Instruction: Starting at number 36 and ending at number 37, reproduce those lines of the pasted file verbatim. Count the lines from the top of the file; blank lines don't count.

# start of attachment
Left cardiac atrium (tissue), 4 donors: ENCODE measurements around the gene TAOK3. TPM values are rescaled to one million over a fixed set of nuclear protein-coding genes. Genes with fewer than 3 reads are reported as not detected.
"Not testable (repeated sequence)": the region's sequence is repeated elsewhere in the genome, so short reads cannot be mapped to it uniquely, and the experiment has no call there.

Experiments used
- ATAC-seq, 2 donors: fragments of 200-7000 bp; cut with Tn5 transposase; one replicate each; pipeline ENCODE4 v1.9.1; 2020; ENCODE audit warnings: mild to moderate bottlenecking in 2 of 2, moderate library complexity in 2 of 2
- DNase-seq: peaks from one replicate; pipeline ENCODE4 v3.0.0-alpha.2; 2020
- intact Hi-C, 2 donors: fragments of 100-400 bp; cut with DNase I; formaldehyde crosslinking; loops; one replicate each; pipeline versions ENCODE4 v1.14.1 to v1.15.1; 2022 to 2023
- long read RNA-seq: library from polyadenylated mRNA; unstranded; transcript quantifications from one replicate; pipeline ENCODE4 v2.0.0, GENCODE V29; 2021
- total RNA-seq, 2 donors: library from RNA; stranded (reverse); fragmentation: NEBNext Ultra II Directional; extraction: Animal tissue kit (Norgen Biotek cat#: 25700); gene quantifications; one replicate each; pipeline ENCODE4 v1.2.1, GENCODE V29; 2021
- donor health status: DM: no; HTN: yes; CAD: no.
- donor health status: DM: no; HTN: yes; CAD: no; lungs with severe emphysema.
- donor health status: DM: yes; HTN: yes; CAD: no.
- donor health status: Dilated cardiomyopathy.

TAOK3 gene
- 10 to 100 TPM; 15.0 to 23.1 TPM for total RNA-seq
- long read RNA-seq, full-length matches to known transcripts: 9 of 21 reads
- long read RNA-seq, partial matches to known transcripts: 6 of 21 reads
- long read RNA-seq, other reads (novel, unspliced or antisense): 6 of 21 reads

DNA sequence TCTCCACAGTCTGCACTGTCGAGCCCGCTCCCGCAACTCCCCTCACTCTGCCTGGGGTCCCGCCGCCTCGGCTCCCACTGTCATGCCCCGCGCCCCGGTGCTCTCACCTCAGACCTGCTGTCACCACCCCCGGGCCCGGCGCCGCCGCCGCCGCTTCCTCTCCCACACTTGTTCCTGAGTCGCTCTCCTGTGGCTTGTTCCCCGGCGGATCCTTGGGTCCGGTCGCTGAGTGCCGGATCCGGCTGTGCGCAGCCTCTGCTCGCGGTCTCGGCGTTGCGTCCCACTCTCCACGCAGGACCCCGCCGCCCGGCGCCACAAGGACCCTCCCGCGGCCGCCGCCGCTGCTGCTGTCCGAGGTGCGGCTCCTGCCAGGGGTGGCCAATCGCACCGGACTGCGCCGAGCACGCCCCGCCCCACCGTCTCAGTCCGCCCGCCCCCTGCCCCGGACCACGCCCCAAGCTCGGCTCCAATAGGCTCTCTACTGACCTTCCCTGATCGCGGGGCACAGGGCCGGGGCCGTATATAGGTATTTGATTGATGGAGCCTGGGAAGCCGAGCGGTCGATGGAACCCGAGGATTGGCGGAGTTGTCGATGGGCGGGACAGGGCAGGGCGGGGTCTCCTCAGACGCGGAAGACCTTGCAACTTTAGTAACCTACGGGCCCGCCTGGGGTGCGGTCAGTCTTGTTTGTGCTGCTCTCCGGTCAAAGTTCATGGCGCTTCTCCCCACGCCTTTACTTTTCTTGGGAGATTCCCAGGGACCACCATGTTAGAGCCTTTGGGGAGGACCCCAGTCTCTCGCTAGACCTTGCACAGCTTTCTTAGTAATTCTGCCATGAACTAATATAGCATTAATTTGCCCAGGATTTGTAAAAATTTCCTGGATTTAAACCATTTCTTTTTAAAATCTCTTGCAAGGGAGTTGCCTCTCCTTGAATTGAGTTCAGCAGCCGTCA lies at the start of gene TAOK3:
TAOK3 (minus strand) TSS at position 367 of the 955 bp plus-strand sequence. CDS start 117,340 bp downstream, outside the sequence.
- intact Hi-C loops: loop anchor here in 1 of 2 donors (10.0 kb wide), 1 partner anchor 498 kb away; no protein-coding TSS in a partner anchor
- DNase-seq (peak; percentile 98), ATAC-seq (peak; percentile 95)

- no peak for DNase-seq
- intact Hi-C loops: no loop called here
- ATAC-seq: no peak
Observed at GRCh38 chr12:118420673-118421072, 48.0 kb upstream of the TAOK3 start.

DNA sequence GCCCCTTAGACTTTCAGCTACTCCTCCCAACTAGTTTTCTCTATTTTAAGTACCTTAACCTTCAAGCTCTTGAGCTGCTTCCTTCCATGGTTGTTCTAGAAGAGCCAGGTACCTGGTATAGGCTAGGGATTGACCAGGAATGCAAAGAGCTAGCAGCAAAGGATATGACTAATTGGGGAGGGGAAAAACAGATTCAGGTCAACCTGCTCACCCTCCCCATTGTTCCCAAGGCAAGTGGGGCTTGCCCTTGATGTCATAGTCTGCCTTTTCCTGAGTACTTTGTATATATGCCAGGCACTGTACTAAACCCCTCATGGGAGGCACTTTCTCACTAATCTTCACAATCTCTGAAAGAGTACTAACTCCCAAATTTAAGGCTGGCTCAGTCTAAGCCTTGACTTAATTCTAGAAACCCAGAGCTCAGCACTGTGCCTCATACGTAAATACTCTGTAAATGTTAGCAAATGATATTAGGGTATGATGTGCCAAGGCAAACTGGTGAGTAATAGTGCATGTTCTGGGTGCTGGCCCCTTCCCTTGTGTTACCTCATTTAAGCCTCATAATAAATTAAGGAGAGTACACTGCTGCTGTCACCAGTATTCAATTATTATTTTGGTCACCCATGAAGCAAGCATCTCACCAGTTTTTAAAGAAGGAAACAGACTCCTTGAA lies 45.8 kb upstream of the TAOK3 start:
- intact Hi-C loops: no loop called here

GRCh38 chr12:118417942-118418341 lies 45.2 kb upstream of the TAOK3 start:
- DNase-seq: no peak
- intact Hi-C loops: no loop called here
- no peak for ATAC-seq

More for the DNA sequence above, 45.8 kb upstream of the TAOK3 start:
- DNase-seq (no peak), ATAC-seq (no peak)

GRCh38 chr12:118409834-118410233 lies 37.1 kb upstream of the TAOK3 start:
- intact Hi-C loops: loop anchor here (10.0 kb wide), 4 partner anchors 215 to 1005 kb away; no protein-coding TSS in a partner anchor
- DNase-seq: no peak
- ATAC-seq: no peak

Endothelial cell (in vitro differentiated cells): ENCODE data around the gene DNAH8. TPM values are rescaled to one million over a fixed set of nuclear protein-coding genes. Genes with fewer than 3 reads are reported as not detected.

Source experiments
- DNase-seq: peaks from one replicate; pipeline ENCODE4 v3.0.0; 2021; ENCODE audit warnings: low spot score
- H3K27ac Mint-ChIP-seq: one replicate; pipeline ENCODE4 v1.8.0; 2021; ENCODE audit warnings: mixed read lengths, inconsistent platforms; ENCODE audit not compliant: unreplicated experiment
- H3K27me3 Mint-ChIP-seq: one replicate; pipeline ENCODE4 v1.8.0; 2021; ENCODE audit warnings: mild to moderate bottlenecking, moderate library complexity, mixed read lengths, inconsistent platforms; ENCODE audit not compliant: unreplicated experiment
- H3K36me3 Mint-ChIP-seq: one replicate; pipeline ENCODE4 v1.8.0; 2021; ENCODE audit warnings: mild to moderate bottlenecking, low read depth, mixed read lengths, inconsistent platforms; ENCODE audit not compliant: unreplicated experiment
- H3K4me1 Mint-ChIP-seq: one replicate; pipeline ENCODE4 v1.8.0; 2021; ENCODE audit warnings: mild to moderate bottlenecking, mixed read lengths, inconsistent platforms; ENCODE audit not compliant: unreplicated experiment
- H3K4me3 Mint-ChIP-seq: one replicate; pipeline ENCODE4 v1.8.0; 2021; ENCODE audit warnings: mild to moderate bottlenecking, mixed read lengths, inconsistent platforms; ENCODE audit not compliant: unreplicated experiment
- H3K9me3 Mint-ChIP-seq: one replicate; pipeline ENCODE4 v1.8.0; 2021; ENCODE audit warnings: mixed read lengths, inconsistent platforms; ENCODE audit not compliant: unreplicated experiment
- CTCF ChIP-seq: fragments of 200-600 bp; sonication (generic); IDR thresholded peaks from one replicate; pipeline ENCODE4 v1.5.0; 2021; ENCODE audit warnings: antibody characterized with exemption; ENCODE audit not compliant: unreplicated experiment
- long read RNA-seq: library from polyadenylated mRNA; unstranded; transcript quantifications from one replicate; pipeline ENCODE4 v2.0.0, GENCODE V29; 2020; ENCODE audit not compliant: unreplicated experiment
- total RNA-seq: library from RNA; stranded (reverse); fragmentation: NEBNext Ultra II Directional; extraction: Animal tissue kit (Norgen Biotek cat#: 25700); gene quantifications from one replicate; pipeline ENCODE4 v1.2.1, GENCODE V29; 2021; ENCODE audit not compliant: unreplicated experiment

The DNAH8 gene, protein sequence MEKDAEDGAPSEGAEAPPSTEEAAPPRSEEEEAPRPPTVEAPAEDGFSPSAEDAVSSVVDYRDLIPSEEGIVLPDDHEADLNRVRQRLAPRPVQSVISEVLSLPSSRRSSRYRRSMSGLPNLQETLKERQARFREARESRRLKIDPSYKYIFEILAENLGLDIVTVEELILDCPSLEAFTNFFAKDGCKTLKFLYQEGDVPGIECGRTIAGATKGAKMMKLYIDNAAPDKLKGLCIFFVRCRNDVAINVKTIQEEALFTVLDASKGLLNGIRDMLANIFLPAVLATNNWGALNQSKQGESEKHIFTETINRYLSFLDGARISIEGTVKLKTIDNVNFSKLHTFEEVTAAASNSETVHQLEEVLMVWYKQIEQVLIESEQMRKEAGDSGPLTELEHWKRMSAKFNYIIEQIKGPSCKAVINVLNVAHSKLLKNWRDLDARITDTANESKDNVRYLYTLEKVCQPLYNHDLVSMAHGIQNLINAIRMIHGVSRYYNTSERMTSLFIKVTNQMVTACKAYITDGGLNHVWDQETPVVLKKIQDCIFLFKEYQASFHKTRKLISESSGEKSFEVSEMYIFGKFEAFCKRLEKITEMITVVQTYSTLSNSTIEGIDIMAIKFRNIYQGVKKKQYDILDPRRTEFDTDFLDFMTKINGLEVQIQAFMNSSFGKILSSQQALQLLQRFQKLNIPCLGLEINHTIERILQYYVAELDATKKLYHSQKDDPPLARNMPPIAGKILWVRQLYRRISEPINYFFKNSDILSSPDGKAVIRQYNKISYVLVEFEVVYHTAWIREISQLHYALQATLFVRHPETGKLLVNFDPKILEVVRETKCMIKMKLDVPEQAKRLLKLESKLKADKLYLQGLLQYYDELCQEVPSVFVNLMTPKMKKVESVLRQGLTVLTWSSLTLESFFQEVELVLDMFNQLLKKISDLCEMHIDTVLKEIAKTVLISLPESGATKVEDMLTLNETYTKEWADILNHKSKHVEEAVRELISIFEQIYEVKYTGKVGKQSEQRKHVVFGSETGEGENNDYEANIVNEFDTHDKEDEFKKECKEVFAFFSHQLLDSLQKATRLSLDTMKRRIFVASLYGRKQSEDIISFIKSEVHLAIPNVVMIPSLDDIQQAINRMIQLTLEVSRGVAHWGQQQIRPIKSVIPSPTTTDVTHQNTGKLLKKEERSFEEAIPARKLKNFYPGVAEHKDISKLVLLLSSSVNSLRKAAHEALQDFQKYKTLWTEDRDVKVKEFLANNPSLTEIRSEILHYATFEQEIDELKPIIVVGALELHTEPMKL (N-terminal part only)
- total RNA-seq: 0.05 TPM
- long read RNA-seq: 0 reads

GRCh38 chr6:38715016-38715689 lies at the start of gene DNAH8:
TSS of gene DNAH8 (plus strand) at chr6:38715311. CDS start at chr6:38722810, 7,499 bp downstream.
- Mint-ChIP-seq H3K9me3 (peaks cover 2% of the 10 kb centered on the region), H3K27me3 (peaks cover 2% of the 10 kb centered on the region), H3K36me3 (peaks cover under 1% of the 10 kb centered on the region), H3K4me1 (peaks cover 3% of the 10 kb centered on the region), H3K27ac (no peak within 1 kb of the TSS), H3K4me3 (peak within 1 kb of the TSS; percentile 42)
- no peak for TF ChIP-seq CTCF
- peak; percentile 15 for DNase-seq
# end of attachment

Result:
- DNase-seq: no peak
- ATAC-seq: no peak